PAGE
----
Founder Vs CEO – Leading a Business Now You Have Let Go

6 Strategies to Lead Your CEO and Your Business to Their Full Potential

Let’s discuss the founder vs CEO debate. Is leading a business possible now you have let go?

You’re a business founder who made the decision to step down and hire a business leader. You developed a strategy to let go, even though it was painful at the time. You set out the CEO role to hire successfully. And you have onboarded your most senior hire. Now for the last piece in the puzzle.

How do you lead your business now you have let go? Here are six strategies to employ as you guide your CEO to lead your business to its full potential.

1.    Take a Long Holiday!

Even though you have introduced the CEO to the company and put in plans for a successful transition of authority, it is likely that there will still be a tendency for people to seek you out. Old habits die hard, and who knows more about the business than you?

Providing you have onboarded your CEO effectively and they have the knowledge they need, and the support they need from your management team, there should be no reason for people to continue to knock on your door. But they will.

Book a few weeks off. Set your email and phone message to, “Sorry, I’m away for a while. Please call our new CEO…”

This will help your CEO build their internal network, validate their position, and break those habitual calls to you. The only calls you should take immediately are those from your CEO and senior management team.

2.    Keep Track of the Numbers

While you are away, make sure that you are receiving all the numbers that matter. Sales, revenues, profit and loss, cash flow, of course. But also make sure that you get HR numbers. Absenteeism, leavers, new joiners – monitoring these can give you a good early warning that something is not quite right.

3.    Be a Sounding Board

When you ‘return’ to the business, whether it is full-time or part-time in the workplace, or full-time at home, be the sounding board that your CEO needs. Your role has changed from making decisions to helping others make decisions.

4.    Take a Back Seat of Responsibility

If you make commitments, be sure to follow through. Be involved when you are needed, and take a back seat when you are not (you have the numbers to keep you informed; your job is not to micromanage your senior executives). Avoid any temptation for your ego to take control of your emotions and your actions – you hired your senior execs and your CEO because they are great at what they do. Let them do it.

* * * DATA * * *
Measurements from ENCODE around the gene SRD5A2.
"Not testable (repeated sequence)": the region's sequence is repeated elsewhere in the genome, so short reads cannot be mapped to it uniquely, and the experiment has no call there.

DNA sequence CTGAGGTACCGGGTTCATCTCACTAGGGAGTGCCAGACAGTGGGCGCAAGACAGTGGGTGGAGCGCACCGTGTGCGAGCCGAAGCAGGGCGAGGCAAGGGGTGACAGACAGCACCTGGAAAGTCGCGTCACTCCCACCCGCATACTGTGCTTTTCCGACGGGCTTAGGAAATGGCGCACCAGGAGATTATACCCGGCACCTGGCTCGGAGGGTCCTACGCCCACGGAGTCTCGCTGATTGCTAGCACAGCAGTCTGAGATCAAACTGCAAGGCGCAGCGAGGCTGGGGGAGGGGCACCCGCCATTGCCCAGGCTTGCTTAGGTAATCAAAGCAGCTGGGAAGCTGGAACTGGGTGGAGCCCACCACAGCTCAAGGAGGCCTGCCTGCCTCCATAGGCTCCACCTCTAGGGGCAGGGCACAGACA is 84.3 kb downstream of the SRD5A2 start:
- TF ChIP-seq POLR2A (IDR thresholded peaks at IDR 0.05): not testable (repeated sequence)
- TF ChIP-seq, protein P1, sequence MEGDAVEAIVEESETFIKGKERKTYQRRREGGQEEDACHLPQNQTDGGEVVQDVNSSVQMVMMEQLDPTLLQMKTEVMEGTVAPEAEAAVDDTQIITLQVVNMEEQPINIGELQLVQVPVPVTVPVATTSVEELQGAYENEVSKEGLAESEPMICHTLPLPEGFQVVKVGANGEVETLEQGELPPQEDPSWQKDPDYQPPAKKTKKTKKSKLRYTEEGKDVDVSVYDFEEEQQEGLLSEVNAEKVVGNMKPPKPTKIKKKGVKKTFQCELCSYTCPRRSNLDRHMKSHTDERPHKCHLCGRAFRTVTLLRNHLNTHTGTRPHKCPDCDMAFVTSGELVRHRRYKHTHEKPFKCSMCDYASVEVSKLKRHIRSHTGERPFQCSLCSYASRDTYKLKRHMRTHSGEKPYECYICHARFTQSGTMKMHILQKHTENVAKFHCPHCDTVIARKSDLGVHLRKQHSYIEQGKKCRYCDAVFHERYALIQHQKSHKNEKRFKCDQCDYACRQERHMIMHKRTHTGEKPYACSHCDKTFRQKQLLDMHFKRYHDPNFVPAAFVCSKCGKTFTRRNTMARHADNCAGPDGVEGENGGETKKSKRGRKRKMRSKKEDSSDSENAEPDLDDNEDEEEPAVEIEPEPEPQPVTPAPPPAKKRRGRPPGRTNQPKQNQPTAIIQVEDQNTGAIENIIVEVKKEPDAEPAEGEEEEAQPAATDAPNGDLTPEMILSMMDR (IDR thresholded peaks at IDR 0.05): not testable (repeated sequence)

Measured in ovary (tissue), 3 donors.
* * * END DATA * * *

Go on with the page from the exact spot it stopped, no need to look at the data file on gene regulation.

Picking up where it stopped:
5.    Enjoy Working on Strategy

One of the most enjoyable parts of letting go and stepping down is spending time on your business rather than in it. Instead of being embroiled in the daily running of your business, you get to help the team with strategy, business development, and envisioning new products and services. The things that really got you excited as a business founder all those years ago. It’s the best use of your business founding skills.

6.    Keep Your Door Open

This is the most important thing you can do. Set a regular meeting time with your CEO to catch up and discuss whatever they need to discuss. Keep your door open to your leadership team, too. Bounce ideas around, and be honest in your feedback and advice that you give. You have a unique position, and a unique role to play. Never undermine your CEO, but be there to guide them and to deliver the full potential of your business.

Be Certain of Your CEO Hire

Hiring your new CEO starts when you are first considering stepping back as a business founder. Once you have made the decision to let go, it is vital that you hire the right person for the job. Your business is unique, and you must find the CEO who will align with it.

As this is such a key hire, and confidentiality is paramount, most business founders who are in the process of hiring a CEO or COO will use an external agency. Our executive search services will help you find your next senior hire. We’ll help you with salary benchmarking as well as using our reach to uncover the ideal passive candidates. A typical outcome is around six candidates for this level of hire.

To get the ball rolling, contact Lime Talent today.